PrgU: a suppressor of sex pheromone toxicity in Enterococcus faecalis

Minny Bhatty, Martha I. Camacho, Christian Gonzalez-Rivera, Kristi L. Frank, Jennifer L. Dale, Dawn A. Manias, Gary M. Dunny, Peter J. Christie

Research output: Contribution to journalArticlepeer-review

14 Scopus citations


Upon sensing of the peptide pheromone cCF10, Enterococcus faecalis cells carrying pCF10 produce three surface adhesins (PrgA, PrgB or Aggregation Substance, PrgC) and the Prg/Pcf type IV secretion system and, in turn, conjugatively transfer the plasmid at high frequencies to recipient cells. Here, we report that cCF10 induction is highly toxic to cells sustaining a deletion of prgU, a small orf located immediately downstream of prgB on pCF10. Upon pheromone exposure, these cells overproduce the Prg adhesins and display impaired envelope integrity, as evidenced by antibiotic susceptibility, misplaced division septa and cell lysis. Compensatory mutations in regulatory loci controlling expression of pCF10-encoded prg/pcf genes, or constitutive PrgU overproduction, block production of the Prg adhesins and render cells insensitive to pheromone. Cells engineered to overproduce PrgB, even independently of other pCF10-encoded proteins, have severely compromised cell envelopes and strong growth defects. PrgU has an RNA-binding fold, and prgB-prgU gene pairs are widely distributed among E. faecalis isolates and other enterococcal and staphylococcal species. Together, our findings support a model in which PrgU proteins represent a novel class of RNA-binding regulators that act to mitigate toxicity accompanying overproduction of PrgB-like adhesins in E. faecalis and other clinically-important Gram-positive species.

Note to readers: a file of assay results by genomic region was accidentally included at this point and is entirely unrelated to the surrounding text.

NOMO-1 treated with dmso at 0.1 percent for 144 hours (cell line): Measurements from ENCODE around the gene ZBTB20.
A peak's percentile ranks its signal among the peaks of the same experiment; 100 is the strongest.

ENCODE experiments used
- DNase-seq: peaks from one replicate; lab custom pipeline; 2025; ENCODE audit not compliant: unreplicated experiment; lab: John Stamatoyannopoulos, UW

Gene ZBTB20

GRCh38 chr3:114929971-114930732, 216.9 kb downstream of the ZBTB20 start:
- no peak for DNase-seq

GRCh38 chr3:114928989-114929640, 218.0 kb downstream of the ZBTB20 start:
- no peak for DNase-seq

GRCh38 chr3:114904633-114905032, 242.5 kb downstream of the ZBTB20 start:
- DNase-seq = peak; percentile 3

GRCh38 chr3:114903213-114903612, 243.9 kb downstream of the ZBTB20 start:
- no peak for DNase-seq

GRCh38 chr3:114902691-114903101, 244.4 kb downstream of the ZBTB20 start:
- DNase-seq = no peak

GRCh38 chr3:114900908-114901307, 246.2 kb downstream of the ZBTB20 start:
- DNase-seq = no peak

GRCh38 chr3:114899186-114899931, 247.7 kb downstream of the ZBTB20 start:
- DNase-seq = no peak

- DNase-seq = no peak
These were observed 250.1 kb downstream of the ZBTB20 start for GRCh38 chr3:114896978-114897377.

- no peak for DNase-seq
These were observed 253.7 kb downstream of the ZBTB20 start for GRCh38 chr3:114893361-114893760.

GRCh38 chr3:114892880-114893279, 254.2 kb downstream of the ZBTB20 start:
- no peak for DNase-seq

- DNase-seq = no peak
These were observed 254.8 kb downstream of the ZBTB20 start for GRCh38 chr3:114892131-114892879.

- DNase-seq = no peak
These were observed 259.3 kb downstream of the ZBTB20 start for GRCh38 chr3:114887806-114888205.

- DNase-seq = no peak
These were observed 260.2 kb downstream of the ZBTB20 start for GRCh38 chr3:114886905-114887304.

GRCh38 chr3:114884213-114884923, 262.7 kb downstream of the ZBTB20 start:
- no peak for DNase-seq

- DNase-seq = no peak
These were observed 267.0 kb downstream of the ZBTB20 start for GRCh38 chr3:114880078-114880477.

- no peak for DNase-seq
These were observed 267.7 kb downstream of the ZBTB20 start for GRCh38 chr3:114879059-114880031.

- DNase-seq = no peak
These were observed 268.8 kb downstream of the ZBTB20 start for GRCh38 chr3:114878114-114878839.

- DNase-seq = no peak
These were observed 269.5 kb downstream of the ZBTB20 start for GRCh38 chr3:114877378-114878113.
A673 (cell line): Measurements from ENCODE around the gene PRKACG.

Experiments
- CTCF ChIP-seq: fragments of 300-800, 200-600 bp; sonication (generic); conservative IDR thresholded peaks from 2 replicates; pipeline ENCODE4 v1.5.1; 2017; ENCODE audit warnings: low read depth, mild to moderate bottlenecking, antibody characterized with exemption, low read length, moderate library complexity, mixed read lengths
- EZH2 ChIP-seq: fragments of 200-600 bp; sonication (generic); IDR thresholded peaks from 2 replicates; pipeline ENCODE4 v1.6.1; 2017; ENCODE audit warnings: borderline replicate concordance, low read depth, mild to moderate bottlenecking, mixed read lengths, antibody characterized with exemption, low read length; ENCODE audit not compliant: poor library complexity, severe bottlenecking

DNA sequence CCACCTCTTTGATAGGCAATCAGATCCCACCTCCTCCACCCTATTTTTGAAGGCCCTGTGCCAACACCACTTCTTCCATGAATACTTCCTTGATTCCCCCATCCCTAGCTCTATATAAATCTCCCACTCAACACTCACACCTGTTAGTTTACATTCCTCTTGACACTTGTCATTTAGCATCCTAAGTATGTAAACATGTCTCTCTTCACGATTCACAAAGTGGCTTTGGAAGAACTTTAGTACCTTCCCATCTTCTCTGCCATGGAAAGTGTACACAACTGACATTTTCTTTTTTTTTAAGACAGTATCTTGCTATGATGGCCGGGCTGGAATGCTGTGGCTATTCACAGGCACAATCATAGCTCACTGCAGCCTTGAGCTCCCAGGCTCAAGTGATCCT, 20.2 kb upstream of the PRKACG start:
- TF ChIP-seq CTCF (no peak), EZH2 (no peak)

Original languageEnglish (US)
Pages (from-to)398-412
Number of pages15
JournalMolecular Microbiology
Issue number3
StatePublished - Feb 1 2017

Bibliographical note

Funding Information:
We thank Dr. Barbara Murray for providing strains used in the study and Maria Camilla Montealegre for help with strain and plasmid constructions. We thank members of our respective laboratories for helpful discussions. These studies were supported by NIH grants R01GM48746 (P.J.C) and R21AI105454 (P.J.C and G.M.D).

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